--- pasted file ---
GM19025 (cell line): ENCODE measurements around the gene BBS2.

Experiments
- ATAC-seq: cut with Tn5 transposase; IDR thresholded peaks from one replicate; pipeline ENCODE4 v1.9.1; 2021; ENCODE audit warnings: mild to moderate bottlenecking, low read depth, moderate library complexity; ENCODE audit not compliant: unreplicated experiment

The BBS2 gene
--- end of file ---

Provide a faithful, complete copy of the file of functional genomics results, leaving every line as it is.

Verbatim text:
GM19025 (cell line): ENCODE measurements around the gene BBS2.

Experiments
- ATAC-seq: cut with Tn5 transposase; IDR thresholded peaks from one replicate; pipeline ENCODE4 v1.9.1; 2021; ENCODE audit warnings: mild to moderate bottlenecking, low read depth, moderate library complexity; ENCODE audit not compliant: unreplicated experiment

The BBS2 gene